When it comes to accusations against the alleged Hindu rioters, it appears that the Delhi police is more interested in justifying their side of violence than producing any concrete evidence. Differences between the two sets of charge sheets indicate the line of the Delhi police’s investigation. The Hindu side of violence is seen by the police as “retaliation” to the “provocation” by the Muslim mobs.
In its review of the charge sheet filed regarding the murder of one car mechanic and painter Aqil Ahmed (FIR number 36) and an auto rickshaw drive Musharraf (FIR number 38) in Bhagirathi Vihar, The Quint showed how the Delhi police went easy on the Hindu mobs.
“Both the places of incident were not covered with any CCTV cameras. Based upon source information, it was revealed that some Hindu men had joined hands on 25th & 26th February, 2020, post the riots on 24.02.2020 in which Muslim mobs had done massive rioting in which large scale loss of lives and properties of Hindu community had taken place. The group was identified and some of the group members were picked up. During questioning, it was revealed that on 25th & 26th February, 2020, a ‘Whatsapp” group was created. This group had 125 members. Several members of the group were silent in the “Whatsapp” group. Subsequently, eye-witnesses were identified and examined. Bases upon oral evidences and the chat in the Whatsapp group, the identity of the perpetrators was fixed,” the charge sheet against 10 accused Hindu men who were arrested in the murder cases said.
While the conspiracy angle is the most prominent accusation against the arrested anti-CAA activists, the same is missing in the charge sheets filed against the Hindu side.
“For instance, the blocking of the Jafrabad road as well as the violence near Rajdhani School in New Mustafabad are accused of being part of a pre-planned conspiracy. However, the conspiracy angle is entirely missing in the charge sheets involving the other side,” the news portal reported.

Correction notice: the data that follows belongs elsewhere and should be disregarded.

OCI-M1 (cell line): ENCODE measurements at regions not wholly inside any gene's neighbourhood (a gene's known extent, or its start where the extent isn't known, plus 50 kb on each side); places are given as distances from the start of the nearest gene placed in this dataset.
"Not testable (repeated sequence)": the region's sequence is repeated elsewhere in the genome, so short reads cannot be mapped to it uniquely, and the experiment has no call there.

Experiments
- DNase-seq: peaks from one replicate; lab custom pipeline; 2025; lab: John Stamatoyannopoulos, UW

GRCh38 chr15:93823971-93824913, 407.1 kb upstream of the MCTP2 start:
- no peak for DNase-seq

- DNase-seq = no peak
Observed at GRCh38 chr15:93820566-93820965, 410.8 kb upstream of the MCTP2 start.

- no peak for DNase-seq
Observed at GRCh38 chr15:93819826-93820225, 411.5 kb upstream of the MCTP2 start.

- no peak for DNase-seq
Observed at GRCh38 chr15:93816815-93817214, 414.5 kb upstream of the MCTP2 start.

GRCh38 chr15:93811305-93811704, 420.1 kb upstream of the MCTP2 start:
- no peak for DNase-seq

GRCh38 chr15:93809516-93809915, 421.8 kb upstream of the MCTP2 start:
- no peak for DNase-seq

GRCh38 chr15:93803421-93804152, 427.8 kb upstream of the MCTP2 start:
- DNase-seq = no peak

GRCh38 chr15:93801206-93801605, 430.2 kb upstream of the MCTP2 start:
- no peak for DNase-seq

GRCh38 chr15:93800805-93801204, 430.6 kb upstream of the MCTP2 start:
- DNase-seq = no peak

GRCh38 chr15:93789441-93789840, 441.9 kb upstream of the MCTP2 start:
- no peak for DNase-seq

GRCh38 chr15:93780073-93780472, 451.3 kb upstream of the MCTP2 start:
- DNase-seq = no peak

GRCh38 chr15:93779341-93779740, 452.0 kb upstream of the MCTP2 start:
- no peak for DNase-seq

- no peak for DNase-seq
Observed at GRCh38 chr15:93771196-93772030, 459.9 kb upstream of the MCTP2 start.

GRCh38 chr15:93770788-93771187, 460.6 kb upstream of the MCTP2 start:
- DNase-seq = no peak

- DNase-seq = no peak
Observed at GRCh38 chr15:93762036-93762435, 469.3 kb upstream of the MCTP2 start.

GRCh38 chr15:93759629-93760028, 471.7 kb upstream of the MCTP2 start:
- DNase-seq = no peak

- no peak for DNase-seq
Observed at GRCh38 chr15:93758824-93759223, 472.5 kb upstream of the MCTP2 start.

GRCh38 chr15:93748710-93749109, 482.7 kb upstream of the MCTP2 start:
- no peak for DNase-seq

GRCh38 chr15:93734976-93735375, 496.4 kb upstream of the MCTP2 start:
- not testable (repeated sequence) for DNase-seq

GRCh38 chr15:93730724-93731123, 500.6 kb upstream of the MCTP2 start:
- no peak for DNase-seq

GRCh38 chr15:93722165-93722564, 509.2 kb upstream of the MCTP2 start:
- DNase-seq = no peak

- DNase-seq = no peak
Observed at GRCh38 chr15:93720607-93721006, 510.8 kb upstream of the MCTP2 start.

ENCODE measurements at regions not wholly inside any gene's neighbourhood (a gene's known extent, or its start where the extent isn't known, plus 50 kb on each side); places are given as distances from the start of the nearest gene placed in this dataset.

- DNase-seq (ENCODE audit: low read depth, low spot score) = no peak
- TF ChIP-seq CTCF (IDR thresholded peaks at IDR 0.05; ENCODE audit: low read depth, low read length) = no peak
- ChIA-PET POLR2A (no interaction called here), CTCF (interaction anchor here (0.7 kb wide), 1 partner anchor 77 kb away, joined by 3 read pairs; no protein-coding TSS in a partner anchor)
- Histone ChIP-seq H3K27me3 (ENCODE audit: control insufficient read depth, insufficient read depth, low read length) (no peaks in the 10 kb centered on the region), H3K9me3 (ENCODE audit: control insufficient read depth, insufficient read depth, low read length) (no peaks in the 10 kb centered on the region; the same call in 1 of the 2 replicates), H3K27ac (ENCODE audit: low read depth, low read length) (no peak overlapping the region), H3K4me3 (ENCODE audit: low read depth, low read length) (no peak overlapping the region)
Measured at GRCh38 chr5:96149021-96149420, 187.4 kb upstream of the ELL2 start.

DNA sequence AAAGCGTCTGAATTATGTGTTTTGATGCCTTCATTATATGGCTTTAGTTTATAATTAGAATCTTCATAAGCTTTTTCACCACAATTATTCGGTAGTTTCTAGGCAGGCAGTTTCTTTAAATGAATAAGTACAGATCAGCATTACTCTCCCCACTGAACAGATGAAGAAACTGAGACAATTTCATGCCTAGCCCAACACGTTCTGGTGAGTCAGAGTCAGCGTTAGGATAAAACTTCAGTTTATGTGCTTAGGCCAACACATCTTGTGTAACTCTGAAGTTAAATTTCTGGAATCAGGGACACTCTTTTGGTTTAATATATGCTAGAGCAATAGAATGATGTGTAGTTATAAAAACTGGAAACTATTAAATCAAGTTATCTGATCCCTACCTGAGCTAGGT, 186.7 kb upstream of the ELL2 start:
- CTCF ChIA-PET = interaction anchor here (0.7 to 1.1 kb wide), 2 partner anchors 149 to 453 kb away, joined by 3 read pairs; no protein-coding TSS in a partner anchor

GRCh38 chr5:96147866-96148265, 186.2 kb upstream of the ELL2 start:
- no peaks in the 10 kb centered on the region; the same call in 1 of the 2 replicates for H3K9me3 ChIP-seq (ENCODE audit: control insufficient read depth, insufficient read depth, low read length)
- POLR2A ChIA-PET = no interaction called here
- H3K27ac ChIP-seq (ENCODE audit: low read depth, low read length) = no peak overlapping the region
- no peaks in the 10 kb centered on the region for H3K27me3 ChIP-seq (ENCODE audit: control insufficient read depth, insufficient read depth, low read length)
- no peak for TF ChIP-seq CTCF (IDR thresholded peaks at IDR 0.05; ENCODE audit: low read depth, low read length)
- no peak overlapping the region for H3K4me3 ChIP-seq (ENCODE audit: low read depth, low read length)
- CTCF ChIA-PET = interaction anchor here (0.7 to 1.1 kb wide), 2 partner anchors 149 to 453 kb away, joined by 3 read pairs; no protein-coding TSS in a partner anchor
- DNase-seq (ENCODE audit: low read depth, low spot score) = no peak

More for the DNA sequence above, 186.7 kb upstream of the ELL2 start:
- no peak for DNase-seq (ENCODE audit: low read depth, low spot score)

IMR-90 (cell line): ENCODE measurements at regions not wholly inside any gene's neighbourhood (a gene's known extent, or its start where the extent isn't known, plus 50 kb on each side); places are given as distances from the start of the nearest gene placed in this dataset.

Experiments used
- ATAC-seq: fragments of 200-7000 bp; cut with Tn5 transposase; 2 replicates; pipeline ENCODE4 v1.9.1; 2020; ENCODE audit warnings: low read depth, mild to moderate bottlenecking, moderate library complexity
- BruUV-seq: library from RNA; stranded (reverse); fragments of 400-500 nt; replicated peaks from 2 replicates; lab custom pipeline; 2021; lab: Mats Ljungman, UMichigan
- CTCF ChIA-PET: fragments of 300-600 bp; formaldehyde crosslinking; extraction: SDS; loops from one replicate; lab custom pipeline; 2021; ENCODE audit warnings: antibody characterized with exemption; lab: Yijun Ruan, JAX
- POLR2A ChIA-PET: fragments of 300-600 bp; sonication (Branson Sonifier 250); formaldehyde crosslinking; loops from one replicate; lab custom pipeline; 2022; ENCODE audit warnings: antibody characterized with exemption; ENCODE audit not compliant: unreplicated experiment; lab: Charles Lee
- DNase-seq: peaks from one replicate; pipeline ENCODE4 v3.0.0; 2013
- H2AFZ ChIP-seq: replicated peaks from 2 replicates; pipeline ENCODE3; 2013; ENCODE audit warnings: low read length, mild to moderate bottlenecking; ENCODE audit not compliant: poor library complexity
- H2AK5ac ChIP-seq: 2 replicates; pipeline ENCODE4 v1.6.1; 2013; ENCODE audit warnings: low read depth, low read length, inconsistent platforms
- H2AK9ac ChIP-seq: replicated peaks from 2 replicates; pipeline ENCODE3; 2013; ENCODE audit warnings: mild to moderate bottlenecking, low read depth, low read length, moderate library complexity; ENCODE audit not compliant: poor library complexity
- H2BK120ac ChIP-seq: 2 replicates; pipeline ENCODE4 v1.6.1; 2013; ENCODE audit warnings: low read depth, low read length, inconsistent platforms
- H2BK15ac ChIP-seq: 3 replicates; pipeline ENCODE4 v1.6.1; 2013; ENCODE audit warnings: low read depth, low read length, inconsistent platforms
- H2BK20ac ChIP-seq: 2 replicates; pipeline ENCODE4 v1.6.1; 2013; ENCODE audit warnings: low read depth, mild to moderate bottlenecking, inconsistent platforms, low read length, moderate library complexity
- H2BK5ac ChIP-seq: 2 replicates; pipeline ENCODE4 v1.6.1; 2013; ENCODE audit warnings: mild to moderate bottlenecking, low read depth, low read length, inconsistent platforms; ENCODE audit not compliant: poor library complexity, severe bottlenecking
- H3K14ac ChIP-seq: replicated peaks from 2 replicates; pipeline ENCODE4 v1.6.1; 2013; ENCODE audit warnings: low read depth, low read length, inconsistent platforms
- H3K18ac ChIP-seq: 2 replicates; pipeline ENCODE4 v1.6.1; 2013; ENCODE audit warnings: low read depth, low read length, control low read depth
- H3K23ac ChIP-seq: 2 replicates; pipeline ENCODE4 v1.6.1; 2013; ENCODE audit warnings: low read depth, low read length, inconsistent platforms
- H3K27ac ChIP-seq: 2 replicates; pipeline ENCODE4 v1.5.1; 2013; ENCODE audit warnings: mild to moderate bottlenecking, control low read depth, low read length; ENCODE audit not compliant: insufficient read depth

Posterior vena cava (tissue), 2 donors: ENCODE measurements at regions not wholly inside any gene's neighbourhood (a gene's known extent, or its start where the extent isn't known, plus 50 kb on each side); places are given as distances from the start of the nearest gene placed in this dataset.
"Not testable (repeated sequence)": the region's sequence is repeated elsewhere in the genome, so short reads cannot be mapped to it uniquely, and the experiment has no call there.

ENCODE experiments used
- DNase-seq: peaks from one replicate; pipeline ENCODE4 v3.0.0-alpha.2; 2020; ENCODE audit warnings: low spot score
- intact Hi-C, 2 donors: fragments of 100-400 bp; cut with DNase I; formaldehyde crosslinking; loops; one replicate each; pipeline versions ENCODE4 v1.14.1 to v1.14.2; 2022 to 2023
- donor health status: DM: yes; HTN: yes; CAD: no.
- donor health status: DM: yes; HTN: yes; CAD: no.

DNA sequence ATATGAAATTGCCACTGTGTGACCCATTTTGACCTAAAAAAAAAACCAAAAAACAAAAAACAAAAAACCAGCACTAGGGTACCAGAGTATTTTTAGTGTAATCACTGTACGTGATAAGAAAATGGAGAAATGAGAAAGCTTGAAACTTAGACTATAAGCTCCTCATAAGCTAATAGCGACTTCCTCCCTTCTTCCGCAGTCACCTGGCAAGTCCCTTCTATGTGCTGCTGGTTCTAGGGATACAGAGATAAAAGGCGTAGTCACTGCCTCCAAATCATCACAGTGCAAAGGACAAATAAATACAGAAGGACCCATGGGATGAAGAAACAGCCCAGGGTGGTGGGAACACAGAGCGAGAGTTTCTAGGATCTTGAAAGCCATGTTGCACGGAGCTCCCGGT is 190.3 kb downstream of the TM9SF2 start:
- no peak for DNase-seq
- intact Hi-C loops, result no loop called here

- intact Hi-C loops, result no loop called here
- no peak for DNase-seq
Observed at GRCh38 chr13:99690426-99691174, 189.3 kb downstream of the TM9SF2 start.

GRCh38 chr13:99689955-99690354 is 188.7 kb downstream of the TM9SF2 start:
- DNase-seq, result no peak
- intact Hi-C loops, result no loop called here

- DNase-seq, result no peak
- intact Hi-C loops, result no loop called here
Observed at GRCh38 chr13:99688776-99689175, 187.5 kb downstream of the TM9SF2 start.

In another charge sheet regarding the killing of brothers Amir Ali and Hashim Ali, the police have claimed that “revenge” and “retaliation” were the reasons the Hindu accused allegedly formed a Whatsapp group to respond to the violence perpetrated by the Muslim mobs.
However, in chargesheets where the anti-CAA activists are accused, the police have claimed that such WhatsApp groups were part of a larger conspiracy. For instance, in the Jafrabad case, a WhatsApp message has been used to allege a conspiracy.
The message that the police have used to accuse the two founding members of Pinjra Tod, Devnagana Kalita and Natasha Narwal, of conspiracy lists measures for women to defend their homes.
Selective mention of chronology?
Similarly, in the 1500-word long chronology of events leading up to the riots which the Delhi police have mentioned, the charge sheet has conspicuously omitted the controversial speech by BJP leader Kapil Mishra on February 23 at Maujpur. Mishra had given an ultimatum to the police that if it cannot remove the anti-CAA protesters from their sit-in, he and his supporters can do that on their own.
The police’s chronology, however, jumps directly from the road blockade by anti-CAA protesters on February 22 and 23 to the violent incidents during the Delhi riots. The violent turn of events is entirely pinned on the anti-CAA protesters.
The omission of Mishra’s speech is surprising as he had threatened the police in the presence of the deputy commissioner of police (DCP). It is interesting how the police have chronicled the events on February 23.
“On 23.02.2020, information was received that at 3.00 PM that some people demanding reopening of carriage way of 66-Foot Road at the Jafrabad Metro station would assemble in Mauj Pur Chowk, which is about 750 meters from Jafrabad Metro station,” the chargesheet in the Jafrabad case said. It added that the people from both sides then clashed with each other, pelting stones on each other.
It said that while the police then dispersed the crowd by using tear gas shells and lathi charge, the “situation continued to be volatile and tension started to spread to other areas like Welcome, Jafrabad, Dayalpur, Usmanpur, Bhajanpura, Gokalpuri and Khajuri Khas.”
“Incidents of stone pelting were also reported from Sherpur Chowk and Chand Bagh by Anti-CAA protesters,” the charge sheet said.
Curiously, in contrast, the police lists incidents of violence in Jamia Millia Islamia, New Friends Colony on December 13 and 15, formation of Jamia coordination committee to protest against on CAA on December 15, beginning of Shaheen Bagh sit-in on December 16, and other such protests, in its chronology of events leading up to the riots. All these events were separated by the riots by a period of two months and a distance of over 20 kilometres.
But it does not consider Mishra’s speech on the day when the riots broke out important enough to be included in the list of possible reasons for the riots.